Njisane Phillip has issued a warning to the world's sprint elite, ahead of the 2016 Olympic Games, in Rio de Janeiro, Brazil.
"It was hard getting here, but the target was 16. Tell them, watch out in 16. I'm coming."
The 21-year-old Trinidad and Tobago cyclist did his country proud in the 2012 Olympic Games men's sprint event, at the Velodrome, here in London, England. But yesterday, his bid for precious metal ended, Australia's Shane Perkins beating him in two straight rides in the battle for bronze.
Earlier, Phillip was beaten 2-0 by eventual gold medallist Jason Kenny. In the final, the British rider got the better of France's Gregory Bauge 2-0.
Phillip fell just short in his effort to become T&T's first-ever Olympic medallist in the sport of cycling, the reigning Pan American champion finishing fourth.
"I'm really, really happy. It's fourth place at the Olympics. I didn't get the bronze. I really, really wanted to get that medal, but everything takes time."
Only once before had a T&T cyclist finished as high as fourth at the Olympic Games, Gene Samuel missing out on men's kilometre time trial bronze in 1984 by four-hundredths of a second.
"He (Gene) actually messaged me this morning," Phillip told the Express. "He told me best of luck and he supported me all the way. Just to get those older guys to give me that support , just give me that energy, is really, really good…for them to look down and see the potential and give me those great words to keep moving on and raising cycling in Trinidad and Tobago."
Phillip will be back at the Velodrome at five o'clock this morning (T&T time), competing in the opening round of the men's keirin.
At the Olympic Stadium, yesterday, 20-year-old Jehue Gordon finished sixth in the men's 400 metres hurdles final in 48.86 seconds.
Dominican Republic's Felix Sanchez emerged victorious with a 47.63 run, adding London 2012 gold to his 2004 title. American Michael Tinsley snapped up silver in 47.91, while the bronze medal went to Puerto Rico's Javier Culson (48.10). T&T-born American, Kerron Clement (49.15) finished eighth and last.
"I thank God," Gordon told the Express, "for this wonderful talent, and the opportunity to come out and represent the Red, White and Black.
"I learned a lot from this experience. It's not as easy as it looks, to come from an elite bunch to get selected into an elite group for the Olympics, into another elite group for the final. It's a big, big, big opportunity for me, and I'm just thankful for it."
Semoy Hackett and Kai Selvon are both through to the women's 200m semifinal round.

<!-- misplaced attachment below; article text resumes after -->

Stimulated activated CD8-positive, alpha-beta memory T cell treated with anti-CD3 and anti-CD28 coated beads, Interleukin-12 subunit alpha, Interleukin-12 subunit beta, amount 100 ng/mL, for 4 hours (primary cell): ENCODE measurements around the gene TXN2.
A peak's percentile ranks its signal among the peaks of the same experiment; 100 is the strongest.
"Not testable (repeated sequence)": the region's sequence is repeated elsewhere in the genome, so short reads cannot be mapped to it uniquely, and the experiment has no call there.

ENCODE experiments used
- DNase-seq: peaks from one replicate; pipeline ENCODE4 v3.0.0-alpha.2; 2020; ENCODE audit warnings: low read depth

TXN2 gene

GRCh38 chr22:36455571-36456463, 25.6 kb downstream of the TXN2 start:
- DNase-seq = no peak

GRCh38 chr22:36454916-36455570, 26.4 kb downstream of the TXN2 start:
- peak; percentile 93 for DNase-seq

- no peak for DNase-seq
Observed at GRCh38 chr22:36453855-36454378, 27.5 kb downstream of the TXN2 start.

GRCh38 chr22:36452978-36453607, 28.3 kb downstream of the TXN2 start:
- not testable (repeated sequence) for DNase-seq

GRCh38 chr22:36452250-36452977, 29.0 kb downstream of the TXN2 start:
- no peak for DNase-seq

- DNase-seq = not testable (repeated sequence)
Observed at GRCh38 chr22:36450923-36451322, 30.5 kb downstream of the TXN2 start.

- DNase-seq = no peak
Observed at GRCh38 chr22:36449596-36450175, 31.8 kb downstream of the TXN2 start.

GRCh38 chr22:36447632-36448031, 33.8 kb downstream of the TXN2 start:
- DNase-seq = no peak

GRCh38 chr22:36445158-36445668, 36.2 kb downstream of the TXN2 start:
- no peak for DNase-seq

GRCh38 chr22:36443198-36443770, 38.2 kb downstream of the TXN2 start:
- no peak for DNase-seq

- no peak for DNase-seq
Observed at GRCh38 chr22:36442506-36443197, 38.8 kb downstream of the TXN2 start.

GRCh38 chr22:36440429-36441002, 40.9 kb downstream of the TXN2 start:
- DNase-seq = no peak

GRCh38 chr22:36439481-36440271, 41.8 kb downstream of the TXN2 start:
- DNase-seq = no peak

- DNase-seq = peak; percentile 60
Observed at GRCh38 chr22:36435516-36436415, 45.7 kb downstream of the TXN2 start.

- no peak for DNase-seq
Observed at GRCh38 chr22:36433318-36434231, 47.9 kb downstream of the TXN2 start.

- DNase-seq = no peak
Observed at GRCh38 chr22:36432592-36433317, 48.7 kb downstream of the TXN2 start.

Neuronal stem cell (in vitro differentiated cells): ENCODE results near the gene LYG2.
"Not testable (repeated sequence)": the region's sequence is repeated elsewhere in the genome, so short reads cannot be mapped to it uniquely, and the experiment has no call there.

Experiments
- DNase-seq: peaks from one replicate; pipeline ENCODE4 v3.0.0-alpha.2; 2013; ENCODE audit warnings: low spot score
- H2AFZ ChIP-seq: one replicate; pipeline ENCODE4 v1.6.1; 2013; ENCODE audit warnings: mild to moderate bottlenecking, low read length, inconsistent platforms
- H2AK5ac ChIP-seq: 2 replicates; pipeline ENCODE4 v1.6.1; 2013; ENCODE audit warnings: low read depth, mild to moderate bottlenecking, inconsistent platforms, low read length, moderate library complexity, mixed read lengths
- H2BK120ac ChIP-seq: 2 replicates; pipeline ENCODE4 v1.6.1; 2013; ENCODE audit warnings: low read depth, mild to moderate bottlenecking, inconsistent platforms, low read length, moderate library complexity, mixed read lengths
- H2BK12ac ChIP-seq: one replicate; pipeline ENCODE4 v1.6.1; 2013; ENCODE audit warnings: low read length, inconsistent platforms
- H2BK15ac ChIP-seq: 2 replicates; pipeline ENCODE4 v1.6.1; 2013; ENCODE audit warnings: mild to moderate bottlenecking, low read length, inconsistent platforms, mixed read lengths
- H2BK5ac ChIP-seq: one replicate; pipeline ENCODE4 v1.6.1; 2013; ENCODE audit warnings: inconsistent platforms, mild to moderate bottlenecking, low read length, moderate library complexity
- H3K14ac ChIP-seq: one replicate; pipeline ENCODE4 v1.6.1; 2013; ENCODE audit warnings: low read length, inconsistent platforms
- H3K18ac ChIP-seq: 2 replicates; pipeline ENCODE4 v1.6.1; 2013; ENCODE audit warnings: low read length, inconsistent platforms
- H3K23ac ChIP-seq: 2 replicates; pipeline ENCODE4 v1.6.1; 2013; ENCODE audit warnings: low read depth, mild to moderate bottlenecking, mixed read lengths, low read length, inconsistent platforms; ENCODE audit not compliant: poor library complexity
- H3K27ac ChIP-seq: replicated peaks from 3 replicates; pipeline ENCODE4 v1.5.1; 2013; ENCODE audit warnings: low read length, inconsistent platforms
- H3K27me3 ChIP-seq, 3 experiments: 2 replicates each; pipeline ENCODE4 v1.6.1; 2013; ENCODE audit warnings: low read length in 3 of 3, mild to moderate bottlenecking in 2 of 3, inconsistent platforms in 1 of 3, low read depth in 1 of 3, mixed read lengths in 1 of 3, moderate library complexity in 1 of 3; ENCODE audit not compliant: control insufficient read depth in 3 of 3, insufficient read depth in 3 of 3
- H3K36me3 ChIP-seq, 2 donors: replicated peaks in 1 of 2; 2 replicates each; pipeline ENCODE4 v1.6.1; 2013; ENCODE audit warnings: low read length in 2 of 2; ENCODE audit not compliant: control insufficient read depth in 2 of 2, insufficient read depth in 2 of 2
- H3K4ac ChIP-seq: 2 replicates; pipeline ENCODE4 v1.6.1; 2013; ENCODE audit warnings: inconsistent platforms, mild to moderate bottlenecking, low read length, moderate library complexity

Yesterday, Hackett finished second in heat one in 22.81 seconds to secure an automatic berth in today's semis. Selvon, meanwhile, was fourth in heat four in a personal best 22.85, and progressed as a "fastest loser".
At 3.33 p.m., Hackett faces the starter in the second semifinal heat. And eight minutes later, Selvon will be on show in heat three.
Cleopatra Borel could not contain herself, following the women's shot put qualifying event. She had just missed out on a berth in the London 2012 final by nine centimetres. The tears flowed and flowed, and then flowed some more, the 33-year-old T&T athlete eventually collecting herself for an interview with the Express.
"I feel really disappointed and proud at the same time because I went in there and I fought as hard as I could. This is probably top-three for me in qualifying rounds, in terms of distance and performance, but I just didn't have those couple centimetres to get there."
Borel's best effort in yesterday's qualifying event came in the second round, the three-time Olympian throwing the iron ball 18.36 metres. The effort earned her 13th spot–nine centimetres short of the 18.45m mark achieved by the 12th and last qualifier, Chile's Natalia Duco.
Borel struggled with injuries on the Road to London, battling hard throughout the season to be ready for the Olympic Games.
"I just had one injury after the next–Achilles, knee, hand. I've been trying to deal with them. Actually I'm in the best shape I've been in all season, and I know that I gave it my best because I was consistently around the same distance. In the end, I pulled together and did the best I could."
Borel opened with an 18.26m throw, improved to 18.36m, and then closed off the competition at 18.34m.
"I've struggled this year. My best for the year is 18.69. I worked really hard to get to this point, and it's really disappointing to be in 13th place. But that's just the way it went today," she said, the US-based thrower fighting back more tears."
Borel's battle to stay healthy has left her contemplating her future in the sport.
"I'm proud of the work that I did and the career I've had. I have to talk to the medical team and other folks, because it's really been a struggle and it's been really very painful. I have to talk to them and get their advice on what's best and what's next."
Borel–who finished an impressive 10th on her Olympic debut in 2004–ruled out any possibility of competing at the 2016 Games, in Rio de Janeiro, Brazil.
"Nooo. No, no, no, no," she said with a laugh. "I would be 37 in Rio, so no.
"I think I can hold my head high. I've worked really hard for a very long time, over ten years, to represent Trinidad and Tobago, and I hope that everyone is proud and happy of what I've been able to accomplish. I feel as if I've helped the field events grow, and to bring out that awareness that we're not just a track country, but we have field events people as well."
At 5.17 this morning (T&T time), T&T's Wayne Davis II competes in heat two in the opening round of the men's 110m hurdles. His teammate, Mikel Thomas faces the starter at 5.24, in heat three.
And in the 200m, Rondel Sorrillo squares off against France's Christophe Lemaitre at 6.58 a.m., in the second of seven men's 200m first round heats.